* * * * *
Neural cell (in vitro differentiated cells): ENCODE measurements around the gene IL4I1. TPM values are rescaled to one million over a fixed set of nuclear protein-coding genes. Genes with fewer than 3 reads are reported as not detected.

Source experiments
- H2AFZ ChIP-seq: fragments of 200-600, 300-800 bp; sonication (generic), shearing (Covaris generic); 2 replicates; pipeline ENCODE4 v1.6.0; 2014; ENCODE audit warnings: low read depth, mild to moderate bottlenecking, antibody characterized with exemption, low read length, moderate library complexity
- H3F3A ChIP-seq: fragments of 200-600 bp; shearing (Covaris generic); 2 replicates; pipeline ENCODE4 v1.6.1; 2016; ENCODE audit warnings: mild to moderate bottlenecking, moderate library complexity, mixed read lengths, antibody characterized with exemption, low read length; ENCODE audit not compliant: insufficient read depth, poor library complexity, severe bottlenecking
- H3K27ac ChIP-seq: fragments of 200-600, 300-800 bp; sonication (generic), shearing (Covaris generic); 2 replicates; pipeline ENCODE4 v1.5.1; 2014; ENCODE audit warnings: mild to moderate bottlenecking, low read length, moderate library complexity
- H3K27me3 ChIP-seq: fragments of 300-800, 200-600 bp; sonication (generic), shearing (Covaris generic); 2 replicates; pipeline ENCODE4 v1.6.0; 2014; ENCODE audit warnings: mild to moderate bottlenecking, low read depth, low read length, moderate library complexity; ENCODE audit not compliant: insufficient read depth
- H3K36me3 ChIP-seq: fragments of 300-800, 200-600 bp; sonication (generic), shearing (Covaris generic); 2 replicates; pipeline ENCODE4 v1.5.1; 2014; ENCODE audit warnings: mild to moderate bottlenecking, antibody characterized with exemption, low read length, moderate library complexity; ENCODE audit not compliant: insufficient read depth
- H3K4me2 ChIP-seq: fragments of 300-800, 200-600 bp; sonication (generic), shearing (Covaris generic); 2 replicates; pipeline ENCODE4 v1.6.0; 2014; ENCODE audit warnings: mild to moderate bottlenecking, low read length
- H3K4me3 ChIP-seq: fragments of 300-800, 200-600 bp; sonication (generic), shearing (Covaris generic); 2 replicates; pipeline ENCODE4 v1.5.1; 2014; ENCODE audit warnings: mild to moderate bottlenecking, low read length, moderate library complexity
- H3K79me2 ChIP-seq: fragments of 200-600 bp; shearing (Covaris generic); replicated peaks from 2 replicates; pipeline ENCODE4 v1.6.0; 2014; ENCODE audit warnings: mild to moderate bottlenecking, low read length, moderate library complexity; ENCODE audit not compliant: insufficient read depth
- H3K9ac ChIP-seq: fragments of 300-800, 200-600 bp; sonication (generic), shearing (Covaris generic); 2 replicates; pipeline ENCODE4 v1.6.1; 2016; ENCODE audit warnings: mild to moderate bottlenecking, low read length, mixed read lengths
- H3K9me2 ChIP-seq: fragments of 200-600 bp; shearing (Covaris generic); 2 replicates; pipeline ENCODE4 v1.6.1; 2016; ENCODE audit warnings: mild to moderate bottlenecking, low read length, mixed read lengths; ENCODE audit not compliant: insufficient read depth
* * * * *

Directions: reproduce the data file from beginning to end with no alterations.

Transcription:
Neural cell (in vitro differentiated cells): ENCODE measurements around the gene IL4I1. TPM values are rescaled to one million over a fixed set of nuclear protein-coding genes. Genes with fewer than 3 reads are reported as not detected.

Source experiments
- H2AFZ ChIP-seq: fragments of 200-600, 300-800 bp; sonication (generic), shearing (Covaris generic); 2 replicates; pipeline ENCODE4 v1.6.0; 2014; ENCODE audit warnings: low read depth, mild to moderate bottlenecking, antibody characterized with exemption, low read length, moderate library complexity
- H3F3A ChIP-seq: fragments of 200-600 bp; shearing (Covaris generic); 2 replicates; pipeline ENCODE4 v1.6.1; 2016; ENCODE audit warnings: mild to moderate bottlenecking, moderate library complexity, mixed read lengths, antibody characterized with exemption, low read length; ENCODE audit not compliant: insufficient read depth, poor library complexity, severe bottlenecking
- H3K27ac ChIP-seq: fragments of 200-600, 300-800 bp; sonication (generic), shearing (Covaris generic); 2 replicates; pipeline ENCODE4 v1.5.1; 2014; ENCODE audit warnings: mild to moderate bottlenecking, low read length, moderate library complexity
- H3K27me3 ChIP-seq: fragments of 300-800, 200-600 bp; sonication (generic), shearing (Covaris generic); 2 replicates; pipeline ENCODE4 v1.6.0; 2014; ENCODE audit warnings: mild to moderate bottlenecking, low read depth, low read length, moderate library complexity; ENCODE audit not compliant: insufficient read depth
- H3K36me3 ChIP-seq: fragments of 300-800, 200-600 bp; sonication (generic), shearing (Covaris generic); 2 replicates; pipeline ENCODE4 v1.5.1; 2014; ENCODE audit warnings: mild to moderate bottlenecking, antibody characterized with exemption, low read length, moderate library complexity; ENCODE audit not compliant: insufficient read depth
- H3K4me2 ChIP-seq: fragments of 300-800, 200-600 bp; sonication (generic), shearing (Covaris generic); 2 replicates; pipeline ENCODE4 v1.6.0; 2014; ENCODE audit warnings: mild to moderate bottlenecking, low read length
- H3K4me3 ChIP-seq: fragments of 300-800, 200-600 bp; sonication (generic), shearing (Covaris generic); 2 replicates; pipeline ENCODE4 v1.5.1; 2014; ENCODE audit warnings: mild to moderate bottlenecking, low read length, moderate library complexity
- H3K79me2 ChIP-seq: fragments of 200-600 bp; shearing (Covaris generic); replicated peaks from 2 replicates; pipeline ENCODE4 v1.6.0; 2014; ENCODE audit warnings: mild to moderate bottlenecking, low read length, moderate library complexity; ENCODE audit not compliant: insufficient read depth
- H3K9ac ChIP-seq: fragments of 300-800, 200-600 bp; sonication (generic), shearing (Covaris generic); 2 replicates; pipeline ENCODE4 v1.6.1; 2016; ENCODE audit warnings: mild to moderate bottlenecking, low read length, mixed read lengths
- H3K9me2 ChIP-seq: fragments of 200-600 bp; shearing (Covaris generic); 2 replicates; pipeline ENCODE4 v1.6.1; 2016; ENCODE audit warnings: mild to moderate bottlenecking, low read length, mixed read lengths; ENCODE audit not compliant: insufficient read depth